I experience this almost every day as a priest.  When I go out to a restaurant with parishioners, and I’m wearing my collar, it’s hard for people not to know that I’m a priest, and that I represent the Church.  Now, I’m not going there to make a statement; I’m just going out to have dinner.  I’m just living my priestly life.  But with my collar on, I have to remind myself, “Fear no one, fear no one.”  I’m not really big on conflict.  But I can’t let my fear of conflict get in the way of whom I am as a priest.

The other example from my own life is, of course, in the governance of the parish.  I can’t do what I do if I’m constantly afraid of what “this group of people” or “that person” or “this person” is going to think of me.  I can’t be a priest if I’m “standing down” to what others think of me, or back peddling to appease others.  As a priest, I have to serve the Lord alone.  And, as a people of faith—as a priestly people—he is the One we all serve.  That’s why, together, we call him the Lord.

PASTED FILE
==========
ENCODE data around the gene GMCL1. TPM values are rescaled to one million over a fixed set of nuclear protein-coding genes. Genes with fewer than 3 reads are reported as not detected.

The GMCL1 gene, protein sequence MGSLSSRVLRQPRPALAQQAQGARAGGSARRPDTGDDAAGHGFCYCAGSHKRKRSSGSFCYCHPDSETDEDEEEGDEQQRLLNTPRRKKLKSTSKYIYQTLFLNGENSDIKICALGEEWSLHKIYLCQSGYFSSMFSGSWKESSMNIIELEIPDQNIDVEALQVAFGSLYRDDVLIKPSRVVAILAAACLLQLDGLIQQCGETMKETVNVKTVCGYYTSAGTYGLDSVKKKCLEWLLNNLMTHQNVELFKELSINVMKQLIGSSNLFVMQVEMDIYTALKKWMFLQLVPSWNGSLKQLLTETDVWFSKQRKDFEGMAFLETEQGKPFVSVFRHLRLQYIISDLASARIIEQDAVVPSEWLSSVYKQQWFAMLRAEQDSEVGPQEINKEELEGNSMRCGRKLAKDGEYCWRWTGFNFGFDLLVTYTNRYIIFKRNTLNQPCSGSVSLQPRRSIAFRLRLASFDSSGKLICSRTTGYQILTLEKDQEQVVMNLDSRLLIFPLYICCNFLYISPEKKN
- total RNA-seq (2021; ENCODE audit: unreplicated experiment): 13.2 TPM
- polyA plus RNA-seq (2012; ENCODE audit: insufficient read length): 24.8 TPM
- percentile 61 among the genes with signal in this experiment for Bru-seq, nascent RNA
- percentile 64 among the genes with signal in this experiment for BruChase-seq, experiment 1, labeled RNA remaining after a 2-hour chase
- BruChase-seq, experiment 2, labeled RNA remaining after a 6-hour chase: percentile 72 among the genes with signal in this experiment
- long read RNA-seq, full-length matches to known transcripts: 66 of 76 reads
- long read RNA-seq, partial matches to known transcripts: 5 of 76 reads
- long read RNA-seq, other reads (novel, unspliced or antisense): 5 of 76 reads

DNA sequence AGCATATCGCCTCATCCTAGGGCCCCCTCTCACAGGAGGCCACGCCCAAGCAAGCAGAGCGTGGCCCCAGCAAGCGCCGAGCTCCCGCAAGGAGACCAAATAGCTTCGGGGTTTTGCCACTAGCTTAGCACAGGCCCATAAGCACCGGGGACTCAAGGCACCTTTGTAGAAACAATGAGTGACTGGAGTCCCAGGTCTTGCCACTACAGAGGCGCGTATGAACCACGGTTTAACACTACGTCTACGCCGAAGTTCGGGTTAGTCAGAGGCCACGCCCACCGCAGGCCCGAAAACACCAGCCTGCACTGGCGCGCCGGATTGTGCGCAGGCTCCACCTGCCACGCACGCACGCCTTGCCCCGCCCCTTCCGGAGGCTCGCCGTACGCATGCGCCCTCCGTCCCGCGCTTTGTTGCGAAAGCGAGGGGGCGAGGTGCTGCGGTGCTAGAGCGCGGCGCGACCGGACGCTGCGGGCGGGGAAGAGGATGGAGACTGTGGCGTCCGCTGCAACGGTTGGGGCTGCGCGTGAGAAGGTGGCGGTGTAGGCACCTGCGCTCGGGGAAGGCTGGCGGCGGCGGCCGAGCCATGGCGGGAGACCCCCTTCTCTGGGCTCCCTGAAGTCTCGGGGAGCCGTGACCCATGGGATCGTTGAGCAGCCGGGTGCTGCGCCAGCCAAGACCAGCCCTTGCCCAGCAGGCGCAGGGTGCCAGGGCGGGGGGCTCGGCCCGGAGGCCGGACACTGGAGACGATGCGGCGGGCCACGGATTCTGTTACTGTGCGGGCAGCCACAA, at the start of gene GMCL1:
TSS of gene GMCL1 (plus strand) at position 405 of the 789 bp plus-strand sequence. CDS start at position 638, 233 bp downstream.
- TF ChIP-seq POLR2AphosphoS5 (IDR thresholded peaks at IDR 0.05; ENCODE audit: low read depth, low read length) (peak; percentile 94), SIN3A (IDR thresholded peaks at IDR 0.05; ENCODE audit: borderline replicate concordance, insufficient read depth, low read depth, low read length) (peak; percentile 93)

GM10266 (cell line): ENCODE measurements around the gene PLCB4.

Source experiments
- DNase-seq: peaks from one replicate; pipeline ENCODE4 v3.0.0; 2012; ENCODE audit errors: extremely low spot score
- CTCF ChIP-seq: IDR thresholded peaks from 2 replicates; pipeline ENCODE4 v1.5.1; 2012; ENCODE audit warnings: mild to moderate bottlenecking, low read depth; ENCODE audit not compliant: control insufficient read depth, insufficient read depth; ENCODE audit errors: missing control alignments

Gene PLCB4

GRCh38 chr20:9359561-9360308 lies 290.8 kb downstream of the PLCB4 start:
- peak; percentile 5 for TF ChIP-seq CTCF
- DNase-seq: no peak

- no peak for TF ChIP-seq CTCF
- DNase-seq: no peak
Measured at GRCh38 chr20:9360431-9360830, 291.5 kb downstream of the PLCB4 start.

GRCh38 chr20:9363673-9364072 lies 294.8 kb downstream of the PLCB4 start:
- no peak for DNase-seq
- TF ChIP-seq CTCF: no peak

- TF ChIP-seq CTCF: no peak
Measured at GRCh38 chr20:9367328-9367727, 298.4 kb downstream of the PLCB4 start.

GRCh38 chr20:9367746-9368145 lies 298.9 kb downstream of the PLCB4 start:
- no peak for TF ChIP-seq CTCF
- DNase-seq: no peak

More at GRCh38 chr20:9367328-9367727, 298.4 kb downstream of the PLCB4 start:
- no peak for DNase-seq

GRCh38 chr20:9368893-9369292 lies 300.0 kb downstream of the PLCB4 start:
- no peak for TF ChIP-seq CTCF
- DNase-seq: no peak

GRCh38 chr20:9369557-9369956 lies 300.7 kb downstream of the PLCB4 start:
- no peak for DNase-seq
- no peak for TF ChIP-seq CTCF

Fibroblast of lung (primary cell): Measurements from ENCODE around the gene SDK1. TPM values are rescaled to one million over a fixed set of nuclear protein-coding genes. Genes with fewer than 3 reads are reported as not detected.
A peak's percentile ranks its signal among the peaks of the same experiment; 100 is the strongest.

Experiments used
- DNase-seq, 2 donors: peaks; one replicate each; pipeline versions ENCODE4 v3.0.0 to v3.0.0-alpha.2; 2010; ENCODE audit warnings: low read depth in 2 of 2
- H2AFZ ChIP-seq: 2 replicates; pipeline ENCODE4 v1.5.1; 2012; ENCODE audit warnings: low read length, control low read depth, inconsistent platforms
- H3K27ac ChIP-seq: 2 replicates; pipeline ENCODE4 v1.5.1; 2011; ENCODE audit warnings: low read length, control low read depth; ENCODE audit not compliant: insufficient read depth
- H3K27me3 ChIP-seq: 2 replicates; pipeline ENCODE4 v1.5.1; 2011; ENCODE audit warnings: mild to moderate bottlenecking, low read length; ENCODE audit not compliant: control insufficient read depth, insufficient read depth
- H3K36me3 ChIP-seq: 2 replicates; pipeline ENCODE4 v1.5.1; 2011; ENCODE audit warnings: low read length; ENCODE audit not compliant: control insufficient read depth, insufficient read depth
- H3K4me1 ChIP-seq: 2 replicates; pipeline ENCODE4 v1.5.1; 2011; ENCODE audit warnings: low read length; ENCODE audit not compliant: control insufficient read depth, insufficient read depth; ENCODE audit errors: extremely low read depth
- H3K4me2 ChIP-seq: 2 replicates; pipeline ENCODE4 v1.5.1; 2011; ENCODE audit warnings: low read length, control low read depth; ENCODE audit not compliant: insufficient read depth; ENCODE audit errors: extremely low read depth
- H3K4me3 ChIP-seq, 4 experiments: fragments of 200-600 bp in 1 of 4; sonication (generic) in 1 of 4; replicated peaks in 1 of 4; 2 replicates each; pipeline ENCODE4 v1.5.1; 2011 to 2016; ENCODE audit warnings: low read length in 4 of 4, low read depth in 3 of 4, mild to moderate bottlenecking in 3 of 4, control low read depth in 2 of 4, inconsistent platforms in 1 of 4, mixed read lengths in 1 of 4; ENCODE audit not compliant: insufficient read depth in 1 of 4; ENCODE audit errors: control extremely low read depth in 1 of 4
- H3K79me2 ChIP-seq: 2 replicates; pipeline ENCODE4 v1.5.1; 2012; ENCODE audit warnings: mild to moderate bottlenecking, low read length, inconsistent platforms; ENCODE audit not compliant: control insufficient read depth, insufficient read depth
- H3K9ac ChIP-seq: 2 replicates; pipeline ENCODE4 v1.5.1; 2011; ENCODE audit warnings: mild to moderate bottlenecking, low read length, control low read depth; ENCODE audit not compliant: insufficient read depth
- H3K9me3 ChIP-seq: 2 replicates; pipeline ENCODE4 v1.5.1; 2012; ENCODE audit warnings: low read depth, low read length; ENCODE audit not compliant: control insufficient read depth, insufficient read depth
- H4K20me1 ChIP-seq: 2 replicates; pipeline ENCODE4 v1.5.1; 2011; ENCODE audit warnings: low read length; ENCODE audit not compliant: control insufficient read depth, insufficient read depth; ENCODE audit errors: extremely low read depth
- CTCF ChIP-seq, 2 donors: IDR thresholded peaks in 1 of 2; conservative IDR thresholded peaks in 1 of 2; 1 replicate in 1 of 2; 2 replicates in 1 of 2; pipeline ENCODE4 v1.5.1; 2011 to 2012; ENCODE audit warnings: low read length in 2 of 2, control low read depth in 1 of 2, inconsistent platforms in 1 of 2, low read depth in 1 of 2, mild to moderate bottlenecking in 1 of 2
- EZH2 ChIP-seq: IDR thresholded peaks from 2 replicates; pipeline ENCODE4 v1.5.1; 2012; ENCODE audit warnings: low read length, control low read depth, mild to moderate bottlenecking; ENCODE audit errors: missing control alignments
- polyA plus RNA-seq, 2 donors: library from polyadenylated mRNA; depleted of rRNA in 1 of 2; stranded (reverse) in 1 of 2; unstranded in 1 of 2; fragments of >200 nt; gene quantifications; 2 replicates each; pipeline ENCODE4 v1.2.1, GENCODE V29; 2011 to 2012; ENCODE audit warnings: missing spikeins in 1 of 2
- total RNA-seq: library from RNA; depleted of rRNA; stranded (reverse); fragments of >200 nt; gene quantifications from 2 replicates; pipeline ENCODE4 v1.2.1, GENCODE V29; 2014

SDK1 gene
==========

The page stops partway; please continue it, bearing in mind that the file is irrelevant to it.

Sometimes that means being unpopular, like Jeremiah and so many of the Prophets, and the Apostles, and many of the Saints.  Letting our “yes” to God mean “yes” doesn’t always win us friends.  But it does get us the right friends, true friends, faithful friends who’ll be there through thick and thin. 

“Fear no one,” Jesus says to his disciples. “Fear no one, stand firm in what I’ve taught you.”  We know there’s a price to be Christ’s disciples.  But, still, the Lord says, “Fear no one.  Be not afraid.  And, remember, I am with you always, until the end of the age.  Fear no one.”

Friday, June 23, 2017

Homily for 23 June 2017

23 June 2017
Solemnity of the Most Sacred Heart of Jesus